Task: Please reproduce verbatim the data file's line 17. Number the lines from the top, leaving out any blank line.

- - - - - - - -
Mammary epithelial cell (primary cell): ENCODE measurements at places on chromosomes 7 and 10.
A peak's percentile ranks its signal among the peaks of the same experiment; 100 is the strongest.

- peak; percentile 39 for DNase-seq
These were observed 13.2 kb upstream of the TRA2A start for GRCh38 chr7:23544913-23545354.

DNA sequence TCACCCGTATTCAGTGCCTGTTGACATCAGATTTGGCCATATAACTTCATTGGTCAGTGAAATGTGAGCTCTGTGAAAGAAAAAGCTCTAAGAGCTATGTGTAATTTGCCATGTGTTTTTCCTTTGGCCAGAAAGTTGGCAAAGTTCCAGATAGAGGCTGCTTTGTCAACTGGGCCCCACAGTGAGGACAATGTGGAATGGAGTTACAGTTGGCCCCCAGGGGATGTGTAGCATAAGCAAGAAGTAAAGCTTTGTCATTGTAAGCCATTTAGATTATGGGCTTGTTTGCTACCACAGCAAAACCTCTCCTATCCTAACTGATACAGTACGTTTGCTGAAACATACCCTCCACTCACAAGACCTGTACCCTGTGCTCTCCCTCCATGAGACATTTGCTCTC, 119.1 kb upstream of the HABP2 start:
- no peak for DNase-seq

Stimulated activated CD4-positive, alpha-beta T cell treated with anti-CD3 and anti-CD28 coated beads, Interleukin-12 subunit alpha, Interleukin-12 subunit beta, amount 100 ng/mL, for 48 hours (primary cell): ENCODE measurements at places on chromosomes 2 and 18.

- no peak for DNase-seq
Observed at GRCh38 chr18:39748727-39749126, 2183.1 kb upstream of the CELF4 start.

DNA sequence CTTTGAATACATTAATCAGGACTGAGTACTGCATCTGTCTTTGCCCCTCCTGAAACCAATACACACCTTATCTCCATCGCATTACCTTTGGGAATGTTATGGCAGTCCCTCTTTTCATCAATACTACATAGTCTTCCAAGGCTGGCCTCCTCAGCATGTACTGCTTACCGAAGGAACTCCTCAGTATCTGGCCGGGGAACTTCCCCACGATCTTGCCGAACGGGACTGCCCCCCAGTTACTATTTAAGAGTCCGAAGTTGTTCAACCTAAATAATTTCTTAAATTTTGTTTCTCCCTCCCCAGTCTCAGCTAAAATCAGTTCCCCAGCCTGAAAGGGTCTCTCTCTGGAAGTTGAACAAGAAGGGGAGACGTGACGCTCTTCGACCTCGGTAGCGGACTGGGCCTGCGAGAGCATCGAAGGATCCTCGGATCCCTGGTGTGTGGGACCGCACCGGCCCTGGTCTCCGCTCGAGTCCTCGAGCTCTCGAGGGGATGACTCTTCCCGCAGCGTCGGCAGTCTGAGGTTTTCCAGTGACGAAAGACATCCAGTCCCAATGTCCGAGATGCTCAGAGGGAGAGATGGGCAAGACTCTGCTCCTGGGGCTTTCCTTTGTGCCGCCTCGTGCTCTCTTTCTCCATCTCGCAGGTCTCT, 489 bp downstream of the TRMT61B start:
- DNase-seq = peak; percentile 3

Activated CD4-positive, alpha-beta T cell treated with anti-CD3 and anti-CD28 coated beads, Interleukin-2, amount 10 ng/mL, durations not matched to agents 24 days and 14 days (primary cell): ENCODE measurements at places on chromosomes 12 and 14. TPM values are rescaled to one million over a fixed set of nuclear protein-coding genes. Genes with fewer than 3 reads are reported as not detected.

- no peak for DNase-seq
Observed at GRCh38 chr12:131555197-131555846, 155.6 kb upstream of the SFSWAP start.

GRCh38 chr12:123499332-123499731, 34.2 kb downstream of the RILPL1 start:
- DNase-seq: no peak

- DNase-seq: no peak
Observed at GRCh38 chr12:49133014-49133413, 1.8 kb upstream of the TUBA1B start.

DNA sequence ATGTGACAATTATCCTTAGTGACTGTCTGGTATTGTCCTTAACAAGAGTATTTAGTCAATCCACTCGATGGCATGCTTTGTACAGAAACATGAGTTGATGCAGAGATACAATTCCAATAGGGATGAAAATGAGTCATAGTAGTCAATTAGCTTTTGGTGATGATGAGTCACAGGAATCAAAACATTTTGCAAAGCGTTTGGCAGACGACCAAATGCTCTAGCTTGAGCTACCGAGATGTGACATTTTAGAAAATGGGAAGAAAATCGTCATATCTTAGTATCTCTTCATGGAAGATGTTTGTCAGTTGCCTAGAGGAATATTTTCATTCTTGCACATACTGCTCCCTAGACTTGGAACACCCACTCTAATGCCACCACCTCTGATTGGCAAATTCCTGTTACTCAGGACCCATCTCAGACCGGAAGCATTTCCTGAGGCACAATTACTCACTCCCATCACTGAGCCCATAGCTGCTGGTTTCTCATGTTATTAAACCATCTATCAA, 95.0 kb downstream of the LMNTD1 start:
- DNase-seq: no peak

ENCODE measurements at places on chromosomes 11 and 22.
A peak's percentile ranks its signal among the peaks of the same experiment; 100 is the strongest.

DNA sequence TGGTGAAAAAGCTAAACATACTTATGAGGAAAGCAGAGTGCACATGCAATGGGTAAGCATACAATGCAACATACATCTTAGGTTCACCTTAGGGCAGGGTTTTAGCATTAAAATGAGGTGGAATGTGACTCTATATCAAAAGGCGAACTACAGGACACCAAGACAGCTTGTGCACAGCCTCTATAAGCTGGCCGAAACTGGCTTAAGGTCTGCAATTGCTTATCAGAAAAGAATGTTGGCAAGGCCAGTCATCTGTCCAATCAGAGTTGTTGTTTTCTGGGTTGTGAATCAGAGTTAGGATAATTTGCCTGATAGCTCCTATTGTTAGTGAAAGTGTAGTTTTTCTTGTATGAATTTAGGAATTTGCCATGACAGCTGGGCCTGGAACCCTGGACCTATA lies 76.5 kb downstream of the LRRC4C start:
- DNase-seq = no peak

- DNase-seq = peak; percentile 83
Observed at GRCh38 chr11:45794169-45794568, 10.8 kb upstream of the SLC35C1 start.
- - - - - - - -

- DNase-seq: no peak